The Hill's Campaign Report: Biden, Trump discuss coronavirus response; Wisconsin postpones elections

The Hill's Campaign Report: Biden, Trump discuss coronavirus response; Wisconsin postpones elections
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Welcome to The Hill's Campaign Report, your daily rundown on all the latest news in the 2020 presidential, Senate and House races. Did someone forward this to you? Click here to subscribe.

We're Julia Manchester, Max Greenwood and Jonathan Easley. Here's what we're watching today on the campaign trail. 

 

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LEADING THE DAY:  

Biden, Trump talk: Former Vice President Joe BidenJoe BidenBiden formally clinches Democratic presidential nomination The Memo: Job numbers boost Trump and challenge Biden Chris Wallace: Jobs numbers show 'the political resilience of Donald Trump' MORE spoke with President TrumpDonald John TrumpTwitter CEO: 'Not true' that removing Trump campaign video was illegal, as president has claimed Biden formally clinches Democratic presidential nomination Barr says he didn't give 'tactical' command to clear Lafayette protesters MORE on Monday about the nation's response to the coronavirus pandemic, according to two sources familiar with the conversation.

Neither Biden's campaign nor the White House immediately responded to requests for comment about the discussion.

The call began taking shape last week after Biden offered to speak to the president about the U.S. strategy for combating the coronavirus outbreak. Trump said he was willing to take such a call from Biden.

 

Read more on this developing story...

Biden spoke with Trump about coronavirus response, by Max Greenwood and Al Weaver

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That wasn't the only big campaign news story today...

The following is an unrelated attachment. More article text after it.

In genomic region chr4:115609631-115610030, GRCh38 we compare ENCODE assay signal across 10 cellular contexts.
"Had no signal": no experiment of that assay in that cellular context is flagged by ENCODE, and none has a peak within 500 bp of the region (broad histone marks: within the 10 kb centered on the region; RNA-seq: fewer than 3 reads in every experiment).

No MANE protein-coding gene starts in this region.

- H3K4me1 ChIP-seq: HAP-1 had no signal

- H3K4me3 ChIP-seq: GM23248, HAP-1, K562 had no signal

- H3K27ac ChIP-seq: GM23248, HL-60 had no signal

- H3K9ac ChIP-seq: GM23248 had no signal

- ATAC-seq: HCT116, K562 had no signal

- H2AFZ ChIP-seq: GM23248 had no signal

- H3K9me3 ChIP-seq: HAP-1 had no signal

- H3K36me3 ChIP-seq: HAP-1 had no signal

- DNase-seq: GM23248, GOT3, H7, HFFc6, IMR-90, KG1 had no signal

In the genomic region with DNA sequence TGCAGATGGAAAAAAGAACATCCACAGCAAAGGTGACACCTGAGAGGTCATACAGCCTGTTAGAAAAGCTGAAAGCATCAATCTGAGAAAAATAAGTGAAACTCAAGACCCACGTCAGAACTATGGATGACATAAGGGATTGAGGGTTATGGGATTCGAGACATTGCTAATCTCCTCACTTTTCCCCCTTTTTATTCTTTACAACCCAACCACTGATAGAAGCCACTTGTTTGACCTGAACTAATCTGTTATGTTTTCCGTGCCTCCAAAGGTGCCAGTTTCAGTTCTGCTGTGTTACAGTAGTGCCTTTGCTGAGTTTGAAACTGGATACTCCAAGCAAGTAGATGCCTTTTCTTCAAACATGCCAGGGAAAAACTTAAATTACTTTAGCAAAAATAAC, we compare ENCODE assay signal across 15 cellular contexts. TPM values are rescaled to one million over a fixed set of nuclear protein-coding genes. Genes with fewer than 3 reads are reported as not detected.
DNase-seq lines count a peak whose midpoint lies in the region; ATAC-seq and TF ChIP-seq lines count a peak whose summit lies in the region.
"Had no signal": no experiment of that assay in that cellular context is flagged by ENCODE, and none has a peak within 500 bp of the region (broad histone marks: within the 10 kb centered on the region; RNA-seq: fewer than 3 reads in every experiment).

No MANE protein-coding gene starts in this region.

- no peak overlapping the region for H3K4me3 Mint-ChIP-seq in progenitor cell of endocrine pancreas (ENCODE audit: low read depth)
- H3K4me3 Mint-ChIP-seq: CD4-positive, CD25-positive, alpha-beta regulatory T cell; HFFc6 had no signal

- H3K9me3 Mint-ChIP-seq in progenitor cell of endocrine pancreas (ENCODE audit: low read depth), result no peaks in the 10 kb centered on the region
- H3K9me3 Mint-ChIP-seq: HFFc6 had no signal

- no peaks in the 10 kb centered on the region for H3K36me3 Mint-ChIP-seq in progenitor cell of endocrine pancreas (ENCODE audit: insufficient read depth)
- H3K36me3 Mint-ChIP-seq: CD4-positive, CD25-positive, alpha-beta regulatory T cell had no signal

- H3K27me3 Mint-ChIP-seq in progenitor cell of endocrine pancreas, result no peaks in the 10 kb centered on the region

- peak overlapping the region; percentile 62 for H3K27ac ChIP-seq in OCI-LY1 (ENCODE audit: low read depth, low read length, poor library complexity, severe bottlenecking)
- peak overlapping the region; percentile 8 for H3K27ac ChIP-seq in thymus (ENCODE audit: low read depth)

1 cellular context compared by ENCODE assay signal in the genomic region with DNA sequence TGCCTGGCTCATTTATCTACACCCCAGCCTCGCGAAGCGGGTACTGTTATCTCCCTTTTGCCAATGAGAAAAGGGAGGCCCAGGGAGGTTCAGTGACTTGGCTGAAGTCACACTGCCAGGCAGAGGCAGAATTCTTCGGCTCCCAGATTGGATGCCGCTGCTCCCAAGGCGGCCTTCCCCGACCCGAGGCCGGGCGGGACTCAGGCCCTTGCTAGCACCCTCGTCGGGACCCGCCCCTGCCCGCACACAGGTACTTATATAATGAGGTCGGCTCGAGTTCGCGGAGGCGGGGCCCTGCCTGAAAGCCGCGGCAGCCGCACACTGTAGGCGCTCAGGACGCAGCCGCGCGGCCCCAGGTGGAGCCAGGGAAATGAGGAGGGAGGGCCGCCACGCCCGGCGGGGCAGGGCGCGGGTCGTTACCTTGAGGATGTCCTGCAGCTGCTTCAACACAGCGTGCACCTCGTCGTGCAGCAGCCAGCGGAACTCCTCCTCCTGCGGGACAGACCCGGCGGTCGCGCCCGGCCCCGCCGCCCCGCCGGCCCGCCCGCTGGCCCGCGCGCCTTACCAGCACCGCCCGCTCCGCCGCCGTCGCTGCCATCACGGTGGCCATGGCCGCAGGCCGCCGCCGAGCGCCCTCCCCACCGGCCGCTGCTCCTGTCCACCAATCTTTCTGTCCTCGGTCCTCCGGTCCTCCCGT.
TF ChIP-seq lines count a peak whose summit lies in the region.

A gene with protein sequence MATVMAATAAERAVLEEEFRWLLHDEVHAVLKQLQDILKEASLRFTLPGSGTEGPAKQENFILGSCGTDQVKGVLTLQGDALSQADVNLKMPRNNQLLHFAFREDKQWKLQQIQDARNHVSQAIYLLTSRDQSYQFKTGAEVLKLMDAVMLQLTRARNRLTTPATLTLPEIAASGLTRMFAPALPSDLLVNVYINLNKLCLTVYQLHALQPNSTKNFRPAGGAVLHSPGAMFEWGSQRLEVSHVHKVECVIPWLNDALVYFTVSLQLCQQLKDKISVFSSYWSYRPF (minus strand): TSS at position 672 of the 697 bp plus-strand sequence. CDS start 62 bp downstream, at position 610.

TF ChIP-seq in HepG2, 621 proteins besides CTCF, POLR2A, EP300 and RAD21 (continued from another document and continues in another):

Wisconsin postpones election: Wisconsin Gov. Tony Evers (D) took the extraordinary step on Monday of unilaterally postponing the state's planned elections because of the coronavirus. Tuesday's elections have been pushed to June 9, assuming Evers's order holds up in court.

Republicans in the state immediately challenged the executive order, which will go before Wisconsin's Supreme Court. There are questions about whether Evers has the authority to delay an election. Evers himself has previously said that he couldn't change the election without violating state law.

At the moment, Wisconsin is the 16th state to postpone its elections. If the postponement holds, there will not be any elections held in the U.S. this month.

The top contest that was on tap for tomorrow is the Democratic primary between former Vice President Joe Biden and Sen. Bernie SandersBernie SandersBiden formally clinches Democratic presidential nomination OVERNIGHT ENERGY: Trump signs order removing environmental reviews for major projects | New Trump air rule will limit future pollution regulations, critics say | DNC climate group calls for larger federal investment on climate than Biden plan Google: Chinese and Iranian hackers targeting Biden, Trump campaigns MORE (I-Vt.). Polls show Biden with a huge lead over Sanders in Wisconsin.

Sanders had advocated for delaying the election, while Biden supported carrying on.

Another blowout loss for Sanders might have moved him closer to leaving the race, but that will be put on hold for now.

Wisconsin also had a slew of general elections on tap for tomorrow, including one for a hotly contested state Supreme Court seat. It's unclear how the state will deal with the upcoming vacancies that will result from postponing the election.

But it was fairly clear that the state was faced with an administrative disaster if it went ahead with opening the polls tomorrow, not to mention a potential health crisis.